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Judy Mehl


A. E. Decker

The Blue Month  

Sarah Pritchard

Because January has a bad reputation
Let us Not say good bye this month.
While Autumn leaves still cushion our foot fall
And bare wooden hands beseech the sky
And great weighty tears of rain
Soak us together
And paths swell to streams
And lanes to rivers
And the sky makes a leaden door
We cannot open or shut.
When I care not one jot whether the wall we lean against
Holds us up or lets us down
Dripping all the way through us
Walking at a flash flood pace
Talking at a downfall volume
Back to the soggy hugs & steamy car
Of Wooded Lanes
Wringing out unwaterproof clothes
driving home half dressed
Under the weather,
Together stretching as we part.
While the silvered birches reveal themselves
Over the wound red whips of dogwood over
The deep green ivy, the glossy green holly
While we can still keep each other warm-
Let us not say goodbye in January.

Sarah Pritchard   is a trans-Atlantic yoyo, US military baby born in Norfolk, made in Manchester, U.K. Currently a freshly retired drama teacher, Pippi Longstocking like she lives with animals and spends spare hours free ranging with her dogson Louis-the-lurcher, who walks with her in the wild 'turnupstuffing' and marveling at all of life; Sassi-the-cat regularly tries to join them.

Still personal and political, she has been writing and performing since 1981, and in Playback Theatre Manchester twenty-three years. She has been published in a number of anthologies: Beyond Paradise, The West in Her eyes, Cahoots, Urban Poetry, Nailing the Colours, Manchester Poets Volume3, Raindog, Grapple Annual, Prong & Posy.

The Boy and the Blue Tricycle  

Gary Floyd

The boy in the gray shorts sits on the brick stairs above the blue tricycle. It’s the only thing of value he owns. His legs are as spindly as that of a newborn foal. The boy spends his days alone, taking things apart and putting them together again.

There is no one to teach the boy how to ride a two wheeler so he rides his tricycle longer than he should. The boy dreams that his tricycle will take him places. He flips the trike on its side and, like a bus driver, spins the rear wheel until the rubber tire turns his palms gray.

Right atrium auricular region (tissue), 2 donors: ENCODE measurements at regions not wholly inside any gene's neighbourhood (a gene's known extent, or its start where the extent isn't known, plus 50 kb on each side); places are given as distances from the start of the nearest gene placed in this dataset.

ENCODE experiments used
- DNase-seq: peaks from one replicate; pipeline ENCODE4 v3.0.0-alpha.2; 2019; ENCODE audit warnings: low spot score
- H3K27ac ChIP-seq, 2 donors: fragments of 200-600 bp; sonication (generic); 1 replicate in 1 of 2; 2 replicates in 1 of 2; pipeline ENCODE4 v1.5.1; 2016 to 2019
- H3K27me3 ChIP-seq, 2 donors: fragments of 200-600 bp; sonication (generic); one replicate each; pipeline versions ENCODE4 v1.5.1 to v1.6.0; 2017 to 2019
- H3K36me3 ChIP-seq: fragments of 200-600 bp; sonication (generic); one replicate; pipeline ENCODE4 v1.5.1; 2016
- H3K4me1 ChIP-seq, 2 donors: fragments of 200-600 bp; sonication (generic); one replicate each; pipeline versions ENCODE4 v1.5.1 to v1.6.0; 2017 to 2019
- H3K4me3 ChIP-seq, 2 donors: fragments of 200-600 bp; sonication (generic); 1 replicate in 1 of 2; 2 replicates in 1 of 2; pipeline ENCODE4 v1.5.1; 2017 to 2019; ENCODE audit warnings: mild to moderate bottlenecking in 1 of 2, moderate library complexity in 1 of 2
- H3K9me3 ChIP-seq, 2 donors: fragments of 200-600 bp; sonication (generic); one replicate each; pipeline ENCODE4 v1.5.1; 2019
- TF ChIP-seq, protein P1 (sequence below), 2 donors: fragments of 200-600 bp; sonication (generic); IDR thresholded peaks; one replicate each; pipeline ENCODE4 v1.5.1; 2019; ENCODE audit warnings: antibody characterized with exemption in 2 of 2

His mother forbids him from:

Read more here . . .

Gary Floyd  is a Massachusetts writer who has worked both as a journalist and teacher of at risk youth. He has spent 22 years going to the Wildacres Writers Conference in North Carolina. He has worked on novels and only recently has learned the art of flash fiction. So far the experiment is going well.

Below The Surface - The Truth Lies  

LaVonne Roberts

One unusually warm July afternoon in East Hampton, I was reminded that we never know what truth lies below the surface.

“Momma, did you get divorced because you stopped loving dad?” asked my eleven year-old daughter.

I thought for a moment. What could I say and be honest? Should I talk about the day-to-day suffocating feeling I tried to suppress, because I didn’t like the person I became? Should I take the easy route and mention the affair with the nanny?

“I never stopped loving your dad. We just stopped being good partners.”

“Momma, are you going to stop loving me someday?” says a carbon-copy brown haired, brown eyed, dimpled version of me.

Read more here . . .

LaVonne Roberts is a social entrepreneur best known for her role in the formation of XOOM, where she was a founding shareholder. After participating in multiple public and private financing totaling almost $400M pre IPO, XOOM merged with GE’s NBC Internet assets, resulting in the formation of NBC Internet, the first global integrated media company. After many lives, Ms. Roberts decided to find her voice in a lifelong passion – writing. An orphan herself, she is most passionate about being a mom, pursuing an MFA in Creative Writing, and helping orphans who have aged out of foster care find their voices through higher education. Ms. Roberts currently resides in historic Bastrop, Texas a community in the best sense of the word.